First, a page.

Facebook's source code revealed and leaked online

Troubled social networking site Facebook, has another problem to add to the list this morning.

Facebook has had to content with a recent court case in the States in which the site's founder Mark Zuckerburg, is accused of stealing the idea, code and concept behind Facebook.

Also problematic for the site was the recent rash of UK companies pulling their advertising from the website when their ads appeared against undesirable content.

The latest headache for the Facebook team is that some of the site's source code has been leaked on to the internet.

The leak, thought to be a server misconfiguration rather than a hack, has meant that Facebook, a closed source application, could now be open to future vulnerabilities.

The source code, for the main page of the site, was quickly published to "Facebook Secrets", a blog that seems to have been set up purely to distribute the code, which is still live now.

An official response from Facebook, on the site that broke the news, stated:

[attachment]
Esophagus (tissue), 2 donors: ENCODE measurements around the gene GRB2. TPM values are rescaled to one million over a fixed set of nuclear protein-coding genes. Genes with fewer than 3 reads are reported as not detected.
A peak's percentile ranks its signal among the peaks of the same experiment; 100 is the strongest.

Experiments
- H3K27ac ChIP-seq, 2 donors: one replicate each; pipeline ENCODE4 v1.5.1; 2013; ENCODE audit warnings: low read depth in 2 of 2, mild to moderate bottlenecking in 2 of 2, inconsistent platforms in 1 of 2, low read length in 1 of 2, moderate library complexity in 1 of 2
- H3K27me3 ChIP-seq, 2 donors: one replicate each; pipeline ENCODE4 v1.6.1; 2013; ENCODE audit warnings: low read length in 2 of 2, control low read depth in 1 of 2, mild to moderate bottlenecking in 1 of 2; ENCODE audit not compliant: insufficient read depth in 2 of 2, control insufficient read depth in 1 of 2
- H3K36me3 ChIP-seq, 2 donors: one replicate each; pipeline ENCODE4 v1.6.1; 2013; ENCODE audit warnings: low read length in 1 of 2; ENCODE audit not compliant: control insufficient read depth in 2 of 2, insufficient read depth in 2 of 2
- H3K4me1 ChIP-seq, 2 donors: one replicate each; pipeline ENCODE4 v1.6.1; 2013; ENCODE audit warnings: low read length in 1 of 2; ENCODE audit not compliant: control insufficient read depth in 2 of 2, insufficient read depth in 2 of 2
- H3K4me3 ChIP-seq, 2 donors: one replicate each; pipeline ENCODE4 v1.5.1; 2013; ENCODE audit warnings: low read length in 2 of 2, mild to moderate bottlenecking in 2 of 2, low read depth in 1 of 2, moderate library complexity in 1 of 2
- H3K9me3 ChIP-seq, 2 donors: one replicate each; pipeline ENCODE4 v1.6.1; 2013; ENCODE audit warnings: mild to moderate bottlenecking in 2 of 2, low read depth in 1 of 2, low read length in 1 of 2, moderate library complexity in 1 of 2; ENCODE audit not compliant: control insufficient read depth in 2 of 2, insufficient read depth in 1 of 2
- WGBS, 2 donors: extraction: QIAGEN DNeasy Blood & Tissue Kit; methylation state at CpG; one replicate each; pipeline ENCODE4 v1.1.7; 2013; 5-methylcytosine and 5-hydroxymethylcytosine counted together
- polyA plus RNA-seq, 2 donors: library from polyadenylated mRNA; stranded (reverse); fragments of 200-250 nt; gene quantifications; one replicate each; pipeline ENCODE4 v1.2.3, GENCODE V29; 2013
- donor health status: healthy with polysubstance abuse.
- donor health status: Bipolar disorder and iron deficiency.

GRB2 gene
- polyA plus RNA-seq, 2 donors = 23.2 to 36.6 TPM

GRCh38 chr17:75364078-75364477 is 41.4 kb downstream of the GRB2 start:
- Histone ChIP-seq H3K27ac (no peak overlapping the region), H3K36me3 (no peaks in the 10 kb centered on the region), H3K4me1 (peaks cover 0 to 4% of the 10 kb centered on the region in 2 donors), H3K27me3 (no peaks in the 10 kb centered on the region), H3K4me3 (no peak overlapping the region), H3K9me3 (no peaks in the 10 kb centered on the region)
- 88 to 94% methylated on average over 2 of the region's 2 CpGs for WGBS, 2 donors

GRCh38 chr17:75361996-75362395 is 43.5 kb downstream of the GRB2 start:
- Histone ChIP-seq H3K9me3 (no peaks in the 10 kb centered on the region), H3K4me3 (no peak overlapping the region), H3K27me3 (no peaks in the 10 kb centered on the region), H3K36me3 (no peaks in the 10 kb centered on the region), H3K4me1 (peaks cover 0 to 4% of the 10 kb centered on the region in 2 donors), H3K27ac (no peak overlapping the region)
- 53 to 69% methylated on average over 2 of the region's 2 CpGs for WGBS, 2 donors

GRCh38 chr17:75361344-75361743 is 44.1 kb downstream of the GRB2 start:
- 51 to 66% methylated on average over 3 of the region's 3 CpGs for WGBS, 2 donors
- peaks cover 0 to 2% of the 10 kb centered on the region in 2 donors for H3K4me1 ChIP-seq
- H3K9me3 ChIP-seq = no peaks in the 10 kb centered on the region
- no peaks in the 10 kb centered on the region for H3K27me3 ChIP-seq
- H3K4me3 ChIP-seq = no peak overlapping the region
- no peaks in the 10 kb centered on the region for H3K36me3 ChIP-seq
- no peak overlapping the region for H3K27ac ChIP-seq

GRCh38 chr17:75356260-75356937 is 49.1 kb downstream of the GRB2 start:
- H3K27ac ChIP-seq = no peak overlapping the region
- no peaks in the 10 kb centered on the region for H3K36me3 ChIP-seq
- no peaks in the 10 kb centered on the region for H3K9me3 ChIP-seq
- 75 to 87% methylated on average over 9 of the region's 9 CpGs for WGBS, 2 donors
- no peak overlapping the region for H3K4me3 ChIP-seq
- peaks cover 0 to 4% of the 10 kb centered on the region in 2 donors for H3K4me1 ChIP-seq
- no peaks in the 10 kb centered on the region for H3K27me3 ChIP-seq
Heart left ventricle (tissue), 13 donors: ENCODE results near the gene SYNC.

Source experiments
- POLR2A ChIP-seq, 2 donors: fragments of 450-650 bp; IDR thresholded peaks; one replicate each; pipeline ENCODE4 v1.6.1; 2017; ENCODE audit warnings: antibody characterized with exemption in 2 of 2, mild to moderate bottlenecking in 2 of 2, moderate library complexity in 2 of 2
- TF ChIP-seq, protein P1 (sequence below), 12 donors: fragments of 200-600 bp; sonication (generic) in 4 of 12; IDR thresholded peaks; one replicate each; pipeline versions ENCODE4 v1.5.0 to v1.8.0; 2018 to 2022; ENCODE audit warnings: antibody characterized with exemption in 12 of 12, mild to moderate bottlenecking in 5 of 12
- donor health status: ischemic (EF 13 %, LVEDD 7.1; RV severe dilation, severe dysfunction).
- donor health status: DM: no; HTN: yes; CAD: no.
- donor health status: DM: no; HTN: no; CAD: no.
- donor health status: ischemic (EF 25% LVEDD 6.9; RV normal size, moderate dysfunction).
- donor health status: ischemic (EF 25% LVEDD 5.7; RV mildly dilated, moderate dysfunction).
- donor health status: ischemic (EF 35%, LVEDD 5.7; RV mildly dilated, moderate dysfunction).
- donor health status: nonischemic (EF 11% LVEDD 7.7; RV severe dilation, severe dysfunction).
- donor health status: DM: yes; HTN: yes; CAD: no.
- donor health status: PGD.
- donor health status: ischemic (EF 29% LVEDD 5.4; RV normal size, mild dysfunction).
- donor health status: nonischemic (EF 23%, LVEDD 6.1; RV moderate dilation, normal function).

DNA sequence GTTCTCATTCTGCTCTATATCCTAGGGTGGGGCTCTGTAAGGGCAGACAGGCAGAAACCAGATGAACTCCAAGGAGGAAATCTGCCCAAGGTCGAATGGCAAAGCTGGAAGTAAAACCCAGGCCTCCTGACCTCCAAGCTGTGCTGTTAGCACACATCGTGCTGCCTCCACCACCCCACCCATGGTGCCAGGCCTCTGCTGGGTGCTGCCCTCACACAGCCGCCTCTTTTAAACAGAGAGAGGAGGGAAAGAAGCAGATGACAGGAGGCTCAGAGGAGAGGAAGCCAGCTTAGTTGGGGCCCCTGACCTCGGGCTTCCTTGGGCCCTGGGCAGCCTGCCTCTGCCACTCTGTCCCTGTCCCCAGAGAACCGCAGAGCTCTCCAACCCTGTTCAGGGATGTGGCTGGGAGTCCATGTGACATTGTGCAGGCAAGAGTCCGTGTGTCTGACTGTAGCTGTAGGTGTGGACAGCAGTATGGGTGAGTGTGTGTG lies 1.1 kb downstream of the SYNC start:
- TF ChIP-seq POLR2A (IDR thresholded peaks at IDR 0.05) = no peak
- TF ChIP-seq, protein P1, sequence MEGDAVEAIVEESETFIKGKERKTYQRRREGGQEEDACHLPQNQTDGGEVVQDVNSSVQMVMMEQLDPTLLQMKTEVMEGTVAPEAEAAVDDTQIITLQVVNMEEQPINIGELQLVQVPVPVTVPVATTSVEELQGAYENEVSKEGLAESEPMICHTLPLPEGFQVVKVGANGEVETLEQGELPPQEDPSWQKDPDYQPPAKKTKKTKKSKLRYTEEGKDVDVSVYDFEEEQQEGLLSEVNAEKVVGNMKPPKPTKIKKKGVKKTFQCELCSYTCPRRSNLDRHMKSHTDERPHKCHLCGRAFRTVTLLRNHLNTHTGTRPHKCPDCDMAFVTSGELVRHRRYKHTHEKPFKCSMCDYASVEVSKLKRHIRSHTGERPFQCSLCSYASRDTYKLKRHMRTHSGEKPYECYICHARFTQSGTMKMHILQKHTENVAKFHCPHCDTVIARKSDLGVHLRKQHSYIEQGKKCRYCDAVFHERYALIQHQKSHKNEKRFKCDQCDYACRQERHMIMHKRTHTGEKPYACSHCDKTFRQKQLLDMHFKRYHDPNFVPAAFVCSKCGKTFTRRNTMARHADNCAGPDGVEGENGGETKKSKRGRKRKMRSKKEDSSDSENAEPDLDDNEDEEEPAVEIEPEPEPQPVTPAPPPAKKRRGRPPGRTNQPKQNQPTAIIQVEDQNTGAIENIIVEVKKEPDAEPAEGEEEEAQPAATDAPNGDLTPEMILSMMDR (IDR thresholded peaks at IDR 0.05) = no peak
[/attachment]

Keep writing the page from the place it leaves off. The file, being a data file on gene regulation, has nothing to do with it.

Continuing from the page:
"A small fraction of the code that displays Facebook web pages was exposed to a small number of users due to a single misconfigured web server that was fixed immediately."

"It was not a security breach and did not compromise user data in any way. Because the code that was released only powers the Facebook user interface, it offers no useful insight into the inner workings of Facebook."

"The reprinting of this code violates several laws and we ask that people not distribute it further."

Although this has not resulted in a security breach, analysis of the code will help hackers find security flaws, which may mean future security issues for the site.

On the subject of site security, at the recent Defcon hackers conference, the security of social networking sites was on the agenda.

Rick Deacon, an American network administrator who discovered a major MySpace flaw stated to AP:

"Facebook and MySpace both patch things that they find, but it's like a sandbox", Deacon said.

"There's so much. And there are probably hundreds more cross-site scripting vulnerabilities there. There's no way they can find them all."



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